The US Secretary of State, Antony Blinken, reportedly told the Moroccan Foreign Minister, Nasser Bourita, during a telephone conversation on Friday, that the Biden Administration has no intention of reversing the US support for Moroccan sovereignty over Western Sahara expressed by the previous US administration of Donald Trump.
According to close sources and as revealed by the Axios media, the American giant would continue to recognise the formula of autonomy of Western Sahara within the Alawi kingdom, as did the previous Trump Administration, thus granting the important support of the world's leading power to the North African country in the Saharawi dispute. The decision that emerged from these discussions was not to reverse Trump's policy, but to work with the Moroccans on the appointment of a new UN envoy for Western Sahara to try to resume talks on a possible autonomy for the Sahrawi territory.
Asked about the issue at a press briefing on Friday, State Department deputy spokeswoman Jaline Porter said that "as far as Western Sahara is concerned, we are consulting privately with the parties on the best way to stop the violence there... We would also talk about having the goal of achieving a lasting settlement".
Meanwhile, the Moroccan news agency MAP reported that Antony Blinken and Nasser Bourita stressed in their conversation the strong and enduring strategic partnership that has united Morocco and the United States for decades, a statement from the Kingdom's Ministry of Foreign Affairs said.
The personal relationship between King Mohammed VI and US President Joe Biden could enhance this partnership, based on shared values and interests.
On this point, the US Secretary of State highlighted Morocco's progress during the reign of Mohammed VI, in political, economic and social terms.
The two political leaders discussed important issues on the international scene, such as the conflicts in Libya and the Sahel, and Blinken 'welcomed the stabilising role played by Morocco in a neighbourhood marked by turbulence'.
The pact reached by former President Donald Trump and Morocco's King Mohammed VI included the recognition of Moroccan sovereignty over the Sahara and the establishment of diplomatic ties between the North African nation and Israel, on the other hand. Thus following the path that had been opened with the Abraham Accords in September last year, through which Arab countries such as the United Arab Emirates and Bahrain established political ties with the Israeli state under US auspices with the aim of mutually enhancing various strategic sectors and to pacify the Middle East, after the recent turbulent past episodes in which nations such as Iran and Turkey have been involved in destabilising actions that have endangered security in the region through aggressive or belligerent postures, as various media and analysts have recently been pointing out. This new connection between Arab countries and Israel has not been seen in the past for issues such as Palestine, with the exception of the ties that developed in the past between Israel and Egypt and Jordan.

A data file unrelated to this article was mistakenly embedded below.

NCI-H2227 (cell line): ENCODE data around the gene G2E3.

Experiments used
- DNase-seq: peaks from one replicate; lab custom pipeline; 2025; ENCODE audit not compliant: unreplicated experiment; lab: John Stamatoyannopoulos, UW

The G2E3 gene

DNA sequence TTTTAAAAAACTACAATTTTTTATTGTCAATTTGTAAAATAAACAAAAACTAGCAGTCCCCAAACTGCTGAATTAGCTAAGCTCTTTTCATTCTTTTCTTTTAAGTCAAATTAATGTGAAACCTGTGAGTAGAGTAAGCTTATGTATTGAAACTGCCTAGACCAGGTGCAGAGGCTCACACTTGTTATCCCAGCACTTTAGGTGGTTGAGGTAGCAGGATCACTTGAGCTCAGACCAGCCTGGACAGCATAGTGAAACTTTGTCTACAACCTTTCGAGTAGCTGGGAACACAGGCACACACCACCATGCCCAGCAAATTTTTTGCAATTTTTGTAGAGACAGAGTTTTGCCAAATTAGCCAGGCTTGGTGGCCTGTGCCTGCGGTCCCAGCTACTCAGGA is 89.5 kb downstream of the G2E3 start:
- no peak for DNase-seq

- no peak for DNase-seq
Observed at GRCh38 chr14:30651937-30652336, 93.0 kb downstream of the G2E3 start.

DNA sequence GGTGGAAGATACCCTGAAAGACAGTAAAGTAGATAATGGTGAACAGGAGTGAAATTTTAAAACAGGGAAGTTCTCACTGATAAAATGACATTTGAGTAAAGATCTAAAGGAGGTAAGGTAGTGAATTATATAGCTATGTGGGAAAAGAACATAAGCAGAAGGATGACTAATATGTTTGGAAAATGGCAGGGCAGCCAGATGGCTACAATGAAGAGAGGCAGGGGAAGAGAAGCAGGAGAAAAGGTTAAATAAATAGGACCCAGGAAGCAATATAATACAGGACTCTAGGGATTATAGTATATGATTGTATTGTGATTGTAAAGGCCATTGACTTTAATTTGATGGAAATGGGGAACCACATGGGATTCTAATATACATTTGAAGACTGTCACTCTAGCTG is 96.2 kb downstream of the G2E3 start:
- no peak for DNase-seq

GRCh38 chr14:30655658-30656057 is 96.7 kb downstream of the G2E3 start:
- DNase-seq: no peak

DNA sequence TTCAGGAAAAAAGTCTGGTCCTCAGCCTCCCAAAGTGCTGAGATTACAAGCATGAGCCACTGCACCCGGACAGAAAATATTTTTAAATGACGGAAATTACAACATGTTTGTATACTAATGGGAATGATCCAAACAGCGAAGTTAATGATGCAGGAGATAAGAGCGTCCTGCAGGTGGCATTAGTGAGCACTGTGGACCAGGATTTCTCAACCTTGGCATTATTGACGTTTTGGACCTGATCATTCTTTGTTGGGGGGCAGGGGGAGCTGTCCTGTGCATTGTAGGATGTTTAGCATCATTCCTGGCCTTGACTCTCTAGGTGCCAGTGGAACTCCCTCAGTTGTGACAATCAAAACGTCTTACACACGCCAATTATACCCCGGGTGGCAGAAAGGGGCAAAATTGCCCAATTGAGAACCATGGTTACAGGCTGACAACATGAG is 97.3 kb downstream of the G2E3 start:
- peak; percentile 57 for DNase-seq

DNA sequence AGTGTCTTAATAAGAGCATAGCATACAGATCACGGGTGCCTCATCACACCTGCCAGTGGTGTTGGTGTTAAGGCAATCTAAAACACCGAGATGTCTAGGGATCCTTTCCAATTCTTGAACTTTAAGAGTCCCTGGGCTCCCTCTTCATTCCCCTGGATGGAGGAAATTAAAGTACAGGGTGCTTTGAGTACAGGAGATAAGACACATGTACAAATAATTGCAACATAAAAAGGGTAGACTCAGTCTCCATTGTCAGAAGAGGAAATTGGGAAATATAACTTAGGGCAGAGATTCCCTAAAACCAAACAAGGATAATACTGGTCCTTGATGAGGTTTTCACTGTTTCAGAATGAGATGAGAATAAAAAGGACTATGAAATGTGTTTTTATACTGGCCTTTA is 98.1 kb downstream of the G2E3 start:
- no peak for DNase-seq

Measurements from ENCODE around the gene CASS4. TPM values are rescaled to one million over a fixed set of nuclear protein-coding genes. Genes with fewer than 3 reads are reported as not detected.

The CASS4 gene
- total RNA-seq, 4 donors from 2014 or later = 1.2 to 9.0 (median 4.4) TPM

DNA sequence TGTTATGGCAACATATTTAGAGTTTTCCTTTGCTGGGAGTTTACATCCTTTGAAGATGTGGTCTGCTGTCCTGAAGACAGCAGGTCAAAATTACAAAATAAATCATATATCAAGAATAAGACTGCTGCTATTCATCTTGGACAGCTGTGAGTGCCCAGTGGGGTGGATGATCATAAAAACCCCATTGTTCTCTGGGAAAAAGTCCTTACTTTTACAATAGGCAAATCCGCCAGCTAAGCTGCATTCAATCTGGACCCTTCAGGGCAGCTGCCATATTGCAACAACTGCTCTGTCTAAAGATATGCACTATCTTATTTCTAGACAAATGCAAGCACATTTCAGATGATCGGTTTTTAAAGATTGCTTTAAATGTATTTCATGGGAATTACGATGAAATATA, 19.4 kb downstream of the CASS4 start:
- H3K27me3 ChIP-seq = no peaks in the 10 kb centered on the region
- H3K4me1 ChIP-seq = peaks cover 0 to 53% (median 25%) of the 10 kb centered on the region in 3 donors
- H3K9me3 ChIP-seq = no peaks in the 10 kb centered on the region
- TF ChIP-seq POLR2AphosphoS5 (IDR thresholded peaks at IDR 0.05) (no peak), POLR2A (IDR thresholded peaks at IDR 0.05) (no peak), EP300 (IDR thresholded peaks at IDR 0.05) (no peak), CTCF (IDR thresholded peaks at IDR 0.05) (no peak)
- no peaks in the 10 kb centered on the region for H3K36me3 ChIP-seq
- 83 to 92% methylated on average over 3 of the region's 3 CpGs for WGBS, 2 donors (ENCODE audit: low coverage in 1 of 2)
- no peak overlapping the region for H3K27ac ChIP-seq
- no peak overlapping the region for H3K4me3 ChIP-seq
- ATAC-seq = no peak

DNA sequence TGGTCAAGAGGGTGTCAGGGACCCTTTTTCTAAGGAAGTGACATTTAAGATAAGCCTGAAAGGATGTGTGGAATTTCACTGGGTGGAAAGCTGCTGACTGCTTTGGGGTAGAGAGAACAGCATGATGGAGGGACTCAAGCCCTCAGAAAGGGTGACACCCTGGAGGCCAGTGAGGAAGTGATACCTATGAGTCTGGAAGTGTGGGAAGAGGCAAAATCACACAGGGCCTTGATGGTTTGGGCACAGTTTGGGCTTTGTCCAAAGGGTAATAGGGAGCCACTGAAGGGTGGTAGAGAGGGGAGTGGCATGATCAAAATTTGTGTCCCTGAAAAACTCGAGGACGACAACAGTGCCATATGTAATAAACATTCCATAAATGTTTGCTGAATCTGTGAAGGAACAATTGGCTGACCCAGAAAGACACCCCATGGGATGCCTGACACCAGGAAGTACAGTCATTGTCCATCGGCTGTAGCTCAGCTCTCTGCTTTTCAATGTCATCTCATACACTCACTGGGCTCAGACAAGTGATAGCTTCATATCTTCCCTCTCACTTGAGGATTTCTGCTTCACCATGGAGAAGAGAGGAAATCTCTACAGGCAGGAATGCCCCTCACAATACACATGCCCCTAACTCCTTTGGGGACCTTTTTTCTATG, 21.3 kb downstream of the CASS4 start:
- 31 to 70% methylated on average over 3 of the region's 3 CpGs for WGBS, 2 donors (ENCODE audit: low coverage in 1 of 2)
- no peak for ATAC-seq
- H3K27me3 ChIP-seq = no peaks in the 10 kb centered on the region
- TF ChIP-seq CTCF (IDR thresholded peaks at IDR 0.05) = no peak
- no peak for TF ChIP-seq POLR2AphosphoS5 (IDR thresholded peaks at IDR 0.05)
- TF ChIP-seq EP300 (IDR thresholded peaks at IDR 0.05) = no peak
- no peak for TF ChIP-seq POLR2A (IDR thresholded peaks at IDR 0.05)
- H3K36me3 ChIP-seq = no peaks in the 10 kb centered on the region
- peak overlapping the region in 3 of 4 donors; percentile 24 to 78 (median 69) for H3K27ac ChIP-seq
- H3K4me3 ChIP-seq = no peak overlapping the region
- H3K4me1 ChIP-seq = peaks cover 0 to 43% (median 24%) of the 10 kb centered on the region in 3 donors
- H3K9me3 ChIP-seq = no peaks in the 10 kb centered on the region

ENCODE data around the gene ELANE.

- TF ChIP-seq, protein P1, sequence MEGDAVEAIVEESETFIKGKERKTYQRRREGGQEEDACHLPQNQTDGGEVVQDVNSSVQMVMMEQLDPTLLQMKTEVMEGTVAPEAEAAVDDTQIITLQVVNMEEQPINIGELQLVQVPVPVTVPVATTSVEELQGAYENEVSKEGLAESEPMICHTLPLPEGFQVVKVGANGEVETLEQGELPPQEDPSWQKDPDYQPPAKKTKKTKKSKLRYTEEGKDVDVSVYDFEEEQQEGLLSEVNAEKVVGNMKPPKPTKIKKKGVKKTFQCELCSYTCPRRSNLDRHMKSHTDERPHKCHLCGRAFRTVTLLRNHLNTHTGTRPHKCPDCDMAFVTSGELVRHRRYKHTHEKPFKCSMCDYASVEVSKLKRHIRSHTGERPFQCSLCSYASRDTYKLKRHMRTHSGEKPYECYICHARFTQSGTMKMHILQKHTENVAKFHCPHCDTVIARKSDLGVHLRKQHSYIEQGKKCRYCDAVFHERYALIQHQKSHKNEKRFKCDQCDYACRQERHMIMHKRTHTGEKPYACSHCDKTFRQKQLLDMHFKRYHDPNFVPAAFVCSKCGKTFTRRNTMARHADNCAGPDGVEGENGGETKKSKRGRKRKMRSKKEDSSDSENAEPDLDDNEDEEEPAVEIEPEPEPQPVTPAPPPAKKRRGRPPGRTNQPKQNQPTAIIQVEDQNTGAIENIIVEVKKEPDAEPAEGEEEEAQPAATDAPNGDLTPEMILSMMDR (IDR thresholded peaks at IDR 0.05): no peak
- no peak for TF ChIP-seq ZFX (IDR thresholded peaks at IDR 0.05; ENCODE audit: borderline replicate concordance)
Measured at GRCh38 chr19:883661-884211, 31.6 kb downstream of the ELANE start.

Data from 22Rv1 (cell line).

Antony Blinken welcomed the resumption of official contacts between Morocco and Israel and stressed that these relations would bring long-term benefits for both countries, highlighting 'Morocco's pioneering role and credible action to achieve a lasting peace in the Middle East', as noted by MAP and as was also stated by the US State Department.
There was concern that the new US administration led by Joe Biden might reverse this bilateral agreement, but, according to close sources, as explained by Axios, the new US government will continue to support Morocco in the Sahara conflict, according to Axios.
Morocco had already been gathering a lot of support at the international level in recent months on this issue. This political support is represented by the opening of consulates of different countries, such as the Emirates, the United States and Senegal, in notable enclaves such as Dakhla and El Aaiún, thus recognising the Moroccan nature of the Sahara.
On the other hand, the other opposing side in this confrontation, the Polisario Front, has less and less support at the global level for its proposal for an independence referendum on the Saharawi territory. It barely enjoys the support of some countries such as Algeria, which has always supported the Polisario on this issue.
Although Western Sahara has less than a million inhabitants, it offers rich phosphate resources, fisheries and a key road to Mauritania and the rest of West Africa.
In November, the Polisario Front announced that it considered the 1991 ceasefire null and void, following the El Guerguerat border crossing conflict in which road crossings were blocked and the Moroccan army had to intervene to restore the situation.